Data is written to CD/DVD using an encoding called eight-to-fourteen modulation, where each eight bits of data are encoded by fourteen bits on disk. The encoding was designed to give the encoded signal some useful properties, such as limiting consecutive identical bits (for clock recovery).
One property that I'm struggling to find motivation for is the low power density at low frequencies. Can someone explain why this property is useful?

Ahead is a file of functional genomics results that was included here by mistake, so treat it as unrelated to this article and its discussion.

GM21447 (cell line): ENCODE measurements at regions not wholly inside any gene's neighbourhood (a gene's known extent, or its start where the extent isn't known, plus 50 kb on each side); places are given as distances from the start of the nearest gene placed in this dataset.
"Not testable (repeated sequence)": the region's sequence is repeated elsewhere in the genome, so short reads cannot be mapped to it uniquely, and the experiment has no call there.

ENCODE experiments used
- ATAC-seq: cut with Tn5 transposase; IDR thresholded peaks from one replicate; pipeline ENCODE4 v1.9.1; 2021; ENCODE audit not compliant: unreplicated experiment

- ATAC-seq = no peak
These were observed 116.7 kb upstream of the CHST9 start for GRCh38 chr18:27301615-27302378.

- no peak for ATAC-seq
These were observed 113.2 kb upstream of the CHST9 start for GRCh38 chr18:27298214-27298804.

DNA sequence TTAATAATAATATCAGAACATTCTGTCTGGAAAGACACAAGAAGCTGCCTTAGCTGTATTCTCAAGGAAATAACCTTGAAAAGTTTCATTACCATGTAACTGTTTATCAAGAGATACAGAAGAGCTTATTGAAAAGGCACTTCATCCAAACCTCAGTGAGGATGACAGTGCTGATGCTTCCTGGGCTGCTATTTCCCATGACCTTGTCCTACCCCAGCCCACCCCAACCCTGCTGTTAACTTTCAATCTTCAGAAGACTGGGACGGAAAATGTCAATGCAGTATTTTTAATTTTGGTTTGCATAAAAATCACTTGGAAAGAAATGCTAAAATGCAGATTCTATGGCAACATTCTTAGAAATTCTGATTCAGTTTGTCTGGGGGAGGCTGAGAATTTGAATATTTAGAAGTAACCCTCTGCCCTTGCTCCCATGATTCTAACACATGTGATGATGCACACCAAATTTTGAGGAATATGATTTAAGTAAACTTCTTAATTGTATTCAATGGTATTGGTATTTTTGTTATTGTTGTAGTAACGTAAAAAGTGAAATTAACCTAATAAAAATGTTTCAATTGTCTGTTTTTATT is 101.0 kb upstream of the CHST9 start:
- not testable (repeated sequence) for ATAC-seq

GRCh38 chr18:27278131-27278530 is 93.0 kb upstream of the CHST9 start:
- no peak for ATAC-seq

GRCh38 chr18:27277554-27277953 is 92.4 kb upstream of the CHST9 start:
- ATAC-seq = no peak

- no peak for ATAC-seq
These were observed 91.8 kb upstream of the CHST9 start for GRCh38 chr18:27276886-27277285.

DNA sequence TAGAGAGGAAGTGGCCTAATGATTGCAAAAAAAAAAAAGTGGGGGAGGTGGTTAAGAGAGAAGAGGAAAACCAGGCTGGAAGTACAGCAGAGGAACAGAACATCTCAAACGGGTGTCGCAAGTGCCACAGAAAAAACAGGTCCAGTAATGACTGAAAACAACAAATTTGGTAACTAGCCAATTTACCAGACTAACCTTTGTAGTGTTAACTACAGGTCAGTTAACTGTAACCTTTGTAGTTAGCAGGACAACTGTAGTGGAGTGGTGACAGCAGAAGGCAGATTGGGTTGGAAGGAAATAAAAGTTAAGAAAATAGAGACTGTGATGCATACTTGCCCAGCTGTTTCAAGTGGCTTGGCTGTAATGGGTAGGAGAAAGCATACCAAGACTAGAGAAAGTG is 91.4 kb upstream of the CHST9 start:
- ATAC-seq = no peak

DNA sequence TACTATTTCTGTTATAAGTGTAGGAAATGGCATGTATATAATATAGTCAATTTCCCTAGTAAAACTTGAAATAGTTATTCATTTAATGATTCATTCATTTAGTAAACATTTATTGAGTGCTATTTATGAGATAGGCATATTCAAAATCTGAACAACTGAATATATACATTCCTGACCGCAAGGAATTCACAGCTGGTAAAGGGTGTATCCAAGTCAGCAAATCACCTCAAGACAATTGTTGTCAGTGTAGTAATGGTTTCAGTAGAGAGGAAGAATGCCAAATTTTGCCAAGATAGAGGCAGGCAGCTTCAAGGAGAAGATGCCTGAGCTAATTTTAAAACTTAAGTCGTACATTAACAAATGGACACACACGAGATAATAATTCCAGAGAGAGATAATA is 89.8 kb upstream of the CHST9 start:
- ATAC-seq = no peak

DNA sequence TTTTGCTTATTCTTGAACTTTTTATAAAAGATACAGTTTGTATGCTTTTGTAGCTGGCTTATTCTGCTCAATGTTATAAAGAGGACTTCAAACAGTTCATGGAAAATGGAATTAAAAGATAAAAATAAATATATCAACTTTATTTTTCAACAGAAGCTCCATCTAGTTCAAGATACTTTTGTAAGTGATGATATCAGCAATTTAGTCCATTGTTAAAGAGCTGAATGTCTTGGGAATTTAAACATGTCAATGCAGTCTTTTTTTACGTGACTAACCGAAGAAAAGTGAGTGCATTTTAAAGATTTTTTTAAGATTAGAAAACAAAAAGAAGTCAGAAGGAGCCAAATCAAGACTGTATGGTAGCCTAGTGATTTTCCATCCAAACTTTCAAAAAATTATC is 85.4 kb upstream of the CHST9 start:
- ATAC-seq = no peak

the spectrum (power density function) of the encoded sequence vanishes at the low-frequency end
EFM combines high information density ... with low power at the low-frequency end of the modulation bit stream spectrum.
(source: abstract of related paper)